Representative Plays by American Dramatists: 1856-1911: Paul Kauvar; or, Anarchy by Steele Mackaye

Produced by David Starner, Leah Moser and the Online Distributed Proofreading Team. PAUL KAUVAR; OR, ANARCHY STEELE MACKAYE (1844-1894) When one realizes the sociological purpose behind Steele Mackaye’s “Paul Kauvar; or, Anarchy,” it is interesting to note how inefficient the old form of drama was to carry anything more than the formal romantic fervour. Compared
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Produced by David Starner, Leah Moser and the Online Distributed Proofreading Team.

PAUL KAUVAR; OR, ANARCHY

[Illustration: STEELE MACKAYE]

STEELE MACKAYE

(1844-1894)

When one realizes the sociological purpose behind Steele Mackaye’s “Paul Kauvar; or, Anarchy,” it is interesting to note how inefficient the old form of drama was to carry anything more than the formal romantic fervour. Compared with John Galsworthy’s treatment in “Strife” and “Justice,” it makes one glad that realism came and washed away all the obscuring claptrap of that period. Daly, Boucicault, and their generation were held firmly in its grip; they could not get away from it, and they were justified in their loyalty to it by the insistent claim “The Two Orphans” and “The Lady of Lyons” had upon the public. All the more credit, therefore, that Bronson Howard, David Belasco, and James A. Herne escaped it; had the latter completely freed himself of melodrama, his plays would be better known to-day, better capable of revival, because of the true greatness of their simple realistic patches.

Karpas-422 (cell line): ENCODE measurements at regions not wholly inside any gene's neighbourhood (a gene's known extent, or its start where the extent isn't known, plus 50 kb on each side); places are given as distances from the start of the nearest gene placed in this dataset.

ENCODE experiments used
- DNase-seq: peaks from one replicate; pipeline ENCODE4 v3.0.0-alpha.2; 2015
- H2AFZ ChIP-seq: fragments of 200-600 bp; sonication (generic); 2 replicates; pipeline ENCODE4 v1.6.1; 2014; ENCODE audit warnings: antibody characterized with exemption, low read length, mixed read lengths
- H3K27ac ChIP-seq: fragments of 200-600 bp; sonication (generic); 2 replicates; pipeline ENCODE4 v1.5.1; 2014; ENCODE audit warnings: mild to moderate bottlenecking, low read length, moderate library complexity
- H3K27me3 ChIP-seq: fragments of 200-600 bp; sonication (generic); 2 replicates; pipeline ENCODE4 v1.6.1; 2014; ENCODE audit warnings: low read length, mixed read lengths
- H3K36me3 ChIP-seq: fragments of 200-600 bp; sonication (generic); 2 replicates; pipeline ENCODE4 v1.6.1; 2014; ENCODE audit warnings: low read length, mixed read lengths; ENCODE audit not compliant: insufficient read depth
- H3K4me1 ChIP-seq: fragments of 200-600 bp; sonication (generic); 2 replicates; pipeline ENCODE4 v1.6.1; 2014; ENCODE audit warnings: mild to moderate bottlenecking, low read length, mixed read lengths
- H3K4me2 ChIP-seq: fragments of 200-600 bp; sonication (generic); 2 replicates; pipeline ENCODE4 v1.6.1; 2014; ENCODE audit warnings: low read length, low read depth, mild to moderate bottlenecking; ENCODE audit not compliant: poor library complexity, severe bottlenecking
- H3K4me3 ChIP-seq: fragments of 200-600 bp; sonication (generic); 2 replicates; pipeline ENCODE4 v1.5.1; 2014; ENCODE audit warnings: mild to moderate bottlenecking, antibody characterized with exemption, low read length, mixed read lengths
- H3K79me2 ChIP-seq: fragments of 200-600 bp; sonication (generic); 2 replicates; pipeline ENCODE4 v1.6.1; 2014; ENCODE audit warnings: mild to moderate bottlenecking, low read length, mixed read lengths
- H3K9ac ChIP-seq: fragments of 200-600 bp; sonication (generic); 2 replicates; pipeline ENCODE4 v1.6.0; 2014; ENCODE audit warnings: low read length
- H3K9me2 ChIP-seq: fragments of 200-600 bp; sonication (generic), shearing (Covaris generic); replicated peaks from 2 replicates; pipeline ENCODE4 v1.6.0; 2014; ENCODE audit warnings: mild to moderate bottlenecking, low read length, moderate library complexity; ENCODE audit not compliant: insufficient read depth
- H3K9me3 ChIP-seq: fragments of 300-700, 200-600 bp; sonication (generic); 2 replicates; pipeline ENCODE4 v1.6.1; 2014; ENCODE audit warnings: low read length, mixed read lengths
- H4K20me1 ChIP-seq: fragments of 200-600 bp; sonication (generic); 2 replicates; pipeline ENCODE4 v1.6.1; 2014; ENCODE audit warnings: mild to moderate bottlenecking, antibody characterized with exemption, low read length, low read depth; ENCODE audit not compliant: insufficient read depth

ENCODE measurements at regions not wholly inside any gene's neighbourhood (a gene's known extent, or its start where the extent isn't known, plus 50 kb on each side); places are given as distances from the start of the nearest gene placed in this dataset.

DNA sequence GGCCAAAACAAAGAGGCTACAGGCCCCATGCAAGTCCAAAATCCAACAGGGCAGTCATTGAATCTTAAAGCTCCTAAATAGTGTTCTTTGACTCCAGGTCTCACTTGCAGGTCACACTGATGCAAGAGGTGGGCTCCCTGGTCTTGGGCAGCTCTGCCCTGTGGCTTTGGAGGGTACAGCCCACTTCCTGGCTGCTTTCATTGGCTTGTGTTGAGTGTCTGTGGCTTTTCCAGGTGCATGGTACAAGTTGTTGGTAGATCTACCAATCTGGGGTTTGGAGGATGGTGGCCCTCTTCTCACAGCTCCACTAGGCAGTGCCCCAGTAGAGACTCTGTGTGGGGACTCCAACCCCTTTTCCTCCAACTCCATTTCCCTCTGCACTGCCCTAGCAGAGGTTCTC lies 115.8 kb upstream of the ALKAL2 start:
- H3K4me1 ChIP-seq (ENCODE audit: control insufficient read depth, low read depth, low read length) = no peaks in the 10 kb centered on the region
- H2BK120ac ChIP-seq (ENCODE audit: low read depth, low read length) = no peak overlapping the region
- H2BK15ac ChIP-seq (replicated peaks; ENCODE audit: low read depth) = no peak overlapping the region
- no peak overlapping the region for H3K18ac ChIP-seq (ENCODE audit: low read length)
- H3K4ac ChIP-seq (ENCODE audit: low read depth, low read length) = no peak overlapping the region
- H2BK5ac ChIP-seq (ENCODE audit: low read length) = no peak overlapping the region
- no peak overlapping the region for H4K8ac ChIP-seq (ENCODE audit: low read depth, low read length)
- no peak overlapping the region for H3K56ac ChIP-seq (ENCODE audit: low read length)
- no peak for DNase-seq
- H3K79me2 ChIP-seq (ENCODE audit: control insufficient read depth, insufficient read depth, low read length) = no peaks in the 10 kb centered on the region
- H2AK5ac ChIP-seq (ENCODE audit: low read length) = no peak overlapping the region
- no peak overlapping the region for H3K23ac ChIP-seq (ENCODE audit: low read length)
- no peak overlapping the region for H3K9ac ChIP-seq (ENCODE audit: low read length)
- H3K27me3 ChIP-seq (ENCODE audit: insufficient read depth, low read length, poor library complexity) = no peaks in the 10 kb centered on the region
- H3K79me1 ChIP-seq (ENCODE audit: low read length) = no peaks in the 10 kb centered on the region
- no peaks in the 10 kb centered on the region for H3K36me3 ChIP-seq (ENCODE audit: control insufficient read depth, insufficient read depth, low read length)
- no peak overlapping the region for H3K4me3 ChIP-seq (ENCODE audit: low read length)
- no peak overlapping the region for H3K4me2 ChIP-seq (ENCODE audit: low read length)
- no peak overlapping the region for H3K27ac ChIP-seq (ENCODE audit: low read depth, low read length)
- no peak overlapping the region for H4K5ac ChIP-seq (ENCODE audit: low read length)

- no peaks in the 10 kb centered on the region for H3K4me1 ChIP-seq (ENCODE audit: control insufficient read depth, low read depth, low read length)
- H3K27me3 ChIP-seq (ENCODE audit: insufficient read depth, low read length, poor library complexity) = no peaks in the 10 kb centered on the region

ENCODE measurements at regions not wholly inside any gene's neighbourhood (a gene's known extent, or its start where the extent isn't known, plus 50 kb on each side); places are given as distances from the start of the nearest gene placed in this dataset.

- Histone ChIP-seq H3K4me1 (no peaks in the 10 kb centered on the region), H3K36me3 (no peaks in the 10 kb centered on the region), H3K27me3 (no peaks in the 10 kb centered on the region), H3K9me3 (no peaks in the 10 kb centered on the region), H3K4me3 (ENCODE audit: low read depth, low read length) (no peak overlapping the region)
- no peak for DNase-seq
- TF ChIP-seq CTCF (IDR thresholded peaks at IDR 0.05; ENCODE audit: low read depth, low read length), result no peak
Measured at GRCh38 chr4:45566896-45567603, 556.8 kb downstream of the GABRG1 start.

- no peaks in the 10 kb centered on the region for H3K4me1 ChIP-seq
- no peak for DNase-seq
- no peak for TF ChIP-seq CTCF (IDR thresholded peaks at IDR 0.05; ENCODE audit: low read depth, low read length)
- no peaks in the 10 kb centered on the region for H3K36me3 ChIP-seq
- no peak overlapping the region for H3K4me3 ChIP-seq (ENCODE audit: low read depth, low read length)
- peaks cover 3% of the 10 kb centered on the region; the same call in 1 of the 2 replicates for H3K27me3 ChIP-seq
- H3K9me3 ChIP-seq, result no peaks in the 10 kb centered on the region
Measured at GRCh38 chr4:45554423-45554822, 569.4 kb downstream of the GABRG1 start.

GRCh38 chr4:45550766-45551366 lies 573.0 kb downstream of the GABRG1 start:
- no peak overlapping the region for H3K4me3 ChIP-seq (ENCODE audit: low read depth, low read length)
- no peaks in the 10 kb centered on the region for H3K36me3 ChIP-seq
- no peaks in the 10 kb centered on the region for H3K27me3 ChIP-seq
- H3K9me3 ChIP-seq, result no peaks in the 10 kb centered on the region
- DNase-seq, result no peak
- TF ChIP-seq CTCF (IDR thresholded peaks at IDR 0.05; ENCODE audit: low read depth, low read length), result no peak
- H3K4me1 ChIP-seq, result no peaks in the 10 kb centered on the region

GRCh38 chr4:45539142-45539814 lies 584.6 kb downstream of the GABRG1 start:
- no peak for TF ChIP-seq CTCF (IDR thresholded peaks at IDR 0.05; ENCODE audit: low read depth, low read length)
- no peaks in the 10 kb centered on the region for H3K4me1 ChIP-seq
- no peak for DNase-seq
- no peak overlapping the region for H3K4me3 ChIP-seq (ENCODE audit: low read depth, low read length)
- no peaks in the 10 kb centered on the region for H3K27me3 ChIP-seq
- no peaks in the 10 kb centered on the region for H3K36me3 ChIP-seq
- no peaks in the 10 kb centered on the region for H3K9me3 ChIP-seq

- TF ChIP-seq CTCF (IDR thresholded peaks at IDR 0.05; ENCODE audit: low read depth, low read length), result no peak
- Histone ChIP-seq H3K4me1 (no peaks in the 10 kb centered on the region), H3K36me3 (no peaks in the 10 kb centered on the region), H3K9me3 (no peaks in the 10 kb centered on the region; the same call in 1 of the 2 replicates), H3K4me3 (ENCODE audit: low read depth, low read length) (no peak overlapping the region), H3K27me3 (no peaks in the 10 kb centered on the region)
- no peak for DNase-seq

But where Mackaye vitalized the old style was in the vigour of his treatment. He loved the large scene, the mob movement; and he worked with a big brush. As Nym Crinkle, the popular New York _World_ dramatic critic of the day, wrote: “Whatever else he may be, [he] is not a ‘lisping hawthorne bud’! He doesn’t embroider such napkins as the ‘Abbe Constantin’, and he can’t arrange such waxworks as ‘Elaine’. He can’t stereoscope an emotion, but he can incarnate it if you give him people enough.”

Mackaye’s mind was large, resourceful, daring–both in the opinions it upheld, and the practical theatrical innovations it introduced into the theatre, like the double stage for the little Madison Square playhouse, in New York, which was the precursor of such modern paraphernalia as came later with the foreign revolving stages. He always stood on the threshold of modernism, advocating those principles which were to fructify in the decades to follow him. Such pioneer spirit was evident in his ardent advocacy of Delsarte methods of acting; his own work as an actor was coloured and influenced by the master whose pupil he became in the early years of his career. When one recalls the methods of Wallack, and his shy approach toward anything which was “natural,” it seems very advanced to hear Mackaye echoing the Delsarte philosophy. This advocacy was nowhere better demonstrated than when, at a breakfast given him at the New York Lotos Club, he talked on the rationale of art for two hours, and held spell-bound the attention of Longfellow, Bryant, Louis Agassiz, James J. Fields, E.P. Whipple, Edwin Booth and others. He once said: